About 300 Louisiana inmates spending their lives in prison for murders committed as teens are turning to the courts after the Legislature failed to address their sentences, which were declared unconstitutional by the U.S. Supreme Court in January, reported The Advocate.
A bill that would’ve given the inmates a shot at parole after serving at least 30 years died at the end of the regular Legislative session amid eleventh-hour negotiations and an unrelated spat between the state House and Senate.
Each of the inmates will now need to petition district judges for new sentences individually, prosecutors and defense attorneys say. If district attorneys again seek sentences of life without parole, each defendant is entitled to a full-blown sentencing hearing, including expert testimony and evidence about their home lives, schooling and mindset at the time of the crimes, many of them decades in the past.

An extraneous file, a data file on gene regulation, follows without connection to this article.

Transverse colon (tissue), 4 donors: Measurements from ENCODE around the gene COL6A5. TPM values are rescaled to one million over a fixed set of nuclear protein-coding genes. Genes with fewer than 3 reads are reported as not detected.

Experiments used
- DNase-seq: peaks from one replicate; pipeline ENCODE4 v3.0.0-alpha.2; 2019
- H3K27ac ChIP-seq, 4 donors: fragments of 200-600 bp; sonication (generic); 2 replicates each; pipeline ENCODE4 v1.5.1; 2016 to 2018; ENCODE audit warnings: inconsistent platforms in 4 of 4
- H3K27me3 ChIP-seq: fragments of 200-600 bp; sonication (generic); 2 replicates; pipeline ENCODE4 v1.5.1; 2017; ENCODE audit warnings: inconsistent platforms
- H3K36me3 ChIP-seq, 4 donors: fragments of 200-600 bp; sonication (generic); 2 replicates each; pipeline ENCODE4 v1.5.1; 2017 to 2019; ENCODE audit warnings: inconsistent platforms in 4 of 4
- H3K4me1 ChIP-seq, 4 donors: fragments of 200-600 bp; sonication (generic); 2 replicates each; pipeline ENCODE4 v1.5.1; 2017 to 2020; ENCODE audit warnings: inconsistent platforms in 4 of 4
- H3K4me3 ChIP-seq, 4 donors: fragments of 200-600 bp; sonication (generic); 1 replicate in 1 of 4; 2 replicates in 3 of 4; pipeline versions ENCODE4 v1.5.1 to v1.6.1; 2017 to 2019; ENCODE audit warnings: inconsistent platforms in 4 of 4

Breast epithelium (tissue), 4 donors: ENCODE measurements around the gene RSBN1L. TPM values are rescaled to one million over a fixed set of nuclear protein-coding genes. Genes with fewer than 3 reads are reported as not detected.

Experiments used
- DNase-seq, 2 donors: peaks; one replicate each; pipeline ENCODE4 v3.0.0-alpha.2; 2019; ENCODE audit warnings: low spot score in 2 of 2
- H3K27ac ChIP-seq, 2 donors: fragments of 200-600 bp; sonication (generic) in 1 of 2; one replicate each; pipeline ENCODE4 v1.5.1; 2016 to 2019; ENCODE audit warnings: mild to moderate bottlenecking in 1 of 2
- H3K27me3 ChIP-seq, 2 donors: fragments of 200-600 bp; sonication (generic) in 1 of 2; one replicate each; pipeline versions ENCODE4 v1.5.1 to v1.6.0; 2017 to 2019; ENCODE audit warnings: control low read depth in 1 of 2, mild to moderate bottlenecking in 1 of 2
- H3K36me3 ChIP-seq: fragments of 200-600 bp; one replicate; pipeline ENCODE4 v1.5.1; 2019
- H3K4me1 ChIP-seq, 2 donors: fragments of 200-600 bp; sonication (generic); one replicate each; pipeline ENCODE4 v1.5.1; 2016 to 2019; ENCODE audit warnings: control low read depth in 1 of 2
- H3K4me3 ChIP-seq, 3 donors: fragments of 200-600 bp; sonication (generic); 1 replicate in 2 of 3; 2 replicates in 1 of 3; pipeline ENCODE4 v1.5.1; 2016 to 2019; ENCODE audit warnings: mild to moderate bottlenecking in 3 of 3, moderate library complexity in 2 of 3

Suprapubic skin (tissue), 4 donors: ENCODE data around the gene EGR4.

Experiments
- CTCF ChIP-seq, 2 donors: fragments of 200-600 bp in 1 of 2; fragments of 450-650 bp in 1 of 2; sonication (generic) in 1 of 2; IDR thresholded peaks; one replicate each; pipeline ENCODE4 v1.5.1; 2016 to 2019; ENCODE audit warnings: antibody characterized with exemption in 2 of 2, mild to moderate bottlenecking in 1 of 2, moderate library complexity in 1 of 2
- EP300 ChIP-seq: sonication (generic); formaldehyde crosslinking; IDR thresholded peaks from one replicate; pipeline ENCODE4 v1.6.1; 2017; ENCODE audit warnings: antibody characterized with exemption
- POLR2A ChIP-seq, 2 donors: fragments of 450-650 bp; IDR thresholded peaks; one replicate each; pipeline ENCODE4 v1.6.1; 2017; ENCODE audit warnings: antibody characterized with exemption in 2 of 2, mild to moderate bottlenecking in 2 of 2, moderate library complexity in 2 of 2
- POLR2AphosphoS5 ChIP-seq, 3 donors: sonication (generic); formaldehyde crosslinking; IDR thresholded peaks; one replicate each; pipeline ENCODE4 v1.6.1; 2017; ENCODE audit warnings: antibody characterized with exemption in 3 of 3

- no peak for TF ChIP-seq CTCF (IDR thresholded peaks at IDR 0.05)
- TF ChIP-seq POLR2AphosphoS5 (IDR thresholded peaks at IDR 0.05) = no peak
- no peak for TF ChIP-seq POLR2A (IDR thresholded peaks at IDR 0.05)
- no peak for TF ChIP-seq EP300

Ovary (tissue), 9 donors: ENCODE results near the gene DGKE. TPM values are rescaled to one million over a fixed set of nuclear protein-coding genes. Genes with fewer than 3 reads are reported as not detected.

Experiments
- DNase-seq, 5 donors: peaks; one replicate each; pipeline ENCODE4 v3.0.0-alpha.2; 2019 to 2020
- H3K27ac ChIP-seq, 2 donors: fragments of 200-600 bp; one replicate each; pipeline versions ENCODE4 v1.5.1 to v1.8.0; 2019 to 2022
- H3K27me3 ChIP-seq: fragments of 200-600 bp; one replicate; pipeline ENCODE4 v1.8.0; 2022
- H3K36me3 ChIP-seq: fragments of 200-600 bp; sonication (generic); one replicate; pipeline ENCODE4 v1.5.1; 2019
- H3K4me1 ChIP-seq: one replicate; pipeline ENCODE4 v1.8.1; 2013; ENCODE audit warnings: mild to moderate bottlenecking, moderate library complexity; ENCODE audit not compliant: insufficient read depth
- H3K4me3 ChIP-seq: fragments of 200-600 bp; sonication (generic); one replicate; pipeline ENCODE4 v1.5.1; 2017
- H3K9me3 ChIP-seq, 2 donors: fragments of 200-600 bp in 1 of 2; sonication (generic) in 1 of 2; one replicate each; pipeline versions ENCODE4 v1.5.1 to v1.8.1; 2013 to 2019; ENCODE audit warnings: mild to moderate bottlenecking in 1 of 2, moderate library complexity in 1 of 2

The court battles and hearings pose complex legal challenges that could drag on for years and cost an already strained legal system millions of dollars. With budgets stretched for many district attorneys and with local public defenders in many parishes turning away clients because of a lack of funding, many say the flood of cases couldn’t have come at a worse time.
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